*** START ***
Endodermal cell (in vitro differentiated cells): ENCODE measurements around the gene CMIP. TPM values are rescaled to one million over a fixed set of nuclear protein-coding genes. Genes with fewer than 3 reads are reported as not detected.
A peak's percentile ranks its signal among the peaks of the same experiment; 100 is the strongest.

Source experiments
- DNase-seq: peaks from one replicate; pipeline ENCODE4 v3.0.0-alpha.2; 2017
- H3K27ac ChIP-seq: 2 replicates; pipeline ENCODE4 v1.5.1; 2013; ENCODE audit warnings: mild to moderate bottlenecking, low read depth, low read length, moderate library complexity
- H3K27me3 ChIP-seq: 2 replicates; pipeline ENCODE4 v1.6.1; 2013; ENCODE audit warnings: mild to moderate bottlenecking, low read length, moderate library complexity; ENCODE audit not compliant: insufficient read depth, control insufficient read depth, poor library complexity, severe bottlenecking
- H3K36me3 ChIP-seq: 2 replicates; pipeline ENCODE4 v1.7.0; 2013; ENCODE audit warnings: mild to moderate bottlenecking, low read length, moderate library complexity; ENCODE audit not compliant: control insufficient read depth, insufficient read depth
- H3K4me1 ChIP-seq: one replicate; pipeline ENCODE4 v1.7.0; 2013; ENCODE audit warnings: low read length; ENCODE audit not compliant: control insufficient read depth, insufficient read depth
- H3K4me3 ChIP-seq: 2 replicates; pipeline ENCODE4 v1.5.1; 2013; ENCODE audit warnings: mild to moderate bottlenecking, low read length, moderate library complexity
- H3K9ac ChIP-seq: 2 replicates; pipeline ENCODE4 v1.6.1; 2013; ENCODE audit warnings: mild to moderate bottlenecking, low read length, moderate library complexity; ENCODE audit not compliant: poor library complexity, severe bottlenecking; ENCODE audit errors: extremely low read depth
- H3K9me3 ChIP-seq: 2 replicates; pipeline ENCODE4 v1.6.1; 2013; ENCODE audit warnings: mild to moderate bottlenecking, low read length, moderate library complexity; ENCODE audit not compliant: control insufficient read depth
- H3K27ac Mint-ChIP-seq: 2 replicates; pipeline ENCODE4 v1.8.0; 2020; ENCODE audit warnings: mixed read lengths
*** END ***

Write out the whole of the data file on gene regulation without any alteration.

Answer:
Endodermal cell (in vitro differentiated cells): ENCODE measurements around the gene CMIP. TPM values are rescaled to one million over a fixed set of nuclear protein-coding genes. Genes with fewer than 3 reads are reported as not detected.
A peak's percentile ranks its signal among the peaks of the same experiment; 100 is the strongest.

Source experiments
- DNase-seq: peaks from one replicate; pipeline ENCODE4 v3.0.0-alpha.2; 2017
- H3K27ac ChIP-seq: 2 replicates; pipeline ENCODE4 v1.5.1; 2013; ENCODE audit warnings: mild to moderate bottlenecking, low read depth, low read length, moderate library complexity
- H3K27me3 ChIP-seq: 2 replicates; pipeline ENCODE4 v1.6.1; 2013; ENCODE audit warnings: mild to moderate bottlenecking, low read length, moderate library complexity; ENCODE audit not compliant: insufficient read depth, control insufficient read depth, poor library complexity, severe bottlenecking
- H3K36me3 ChIP-seq: 2 replicates; pipeline ENCODE4 v1.7.0; 2013; ENCODE audit warnings: mild to moderate bottlenecking, low read length, moderate library complexity; ENCODE audit not compliant: control insufficient read depth, insufficient read depth
- H3K4me1 ChIP-seq: one replicate; pipeline ENCODE4 v1.7.0; 2013; ENCODE audit warnings: low read length; ENCODE audit not compliant: control insufficient read depth, insufficient read depth
- H3K4me3 ChIP-seq: 2 replicates; pipeline ENCODE4 v1.5.1; 2013; ENCODE audit warnings: mild to moderate bottlenecking, low read length, moderate library complexity
- H3K9ac ChIP-seq: 2 replicates; pipeline ENCODE4 v1.6.1; 2013; ENCODE audit warnings: mild to moderate bottlenecking, low read length, moderate library complexity; ENCODE audit not compliant: poor library complexity, severe bottlenecking; ENCODE audit errors: extremely low read depth
- H3K9me3 ChIP-seq: 2 replicates; pipeline ENCODE4 v1.6.1; 2013; ENCODE audit warnings: mild to moderate bottlenecking, low read length, moderate library complexity; ENCODE audit not compliant: control insufficient read depth
- H3K27ac Mint-ChIP-seq: 2 replicates; pipeline ENCODE4 v1.8.0; 2020; ENCODE audit warnings: mixed read lengths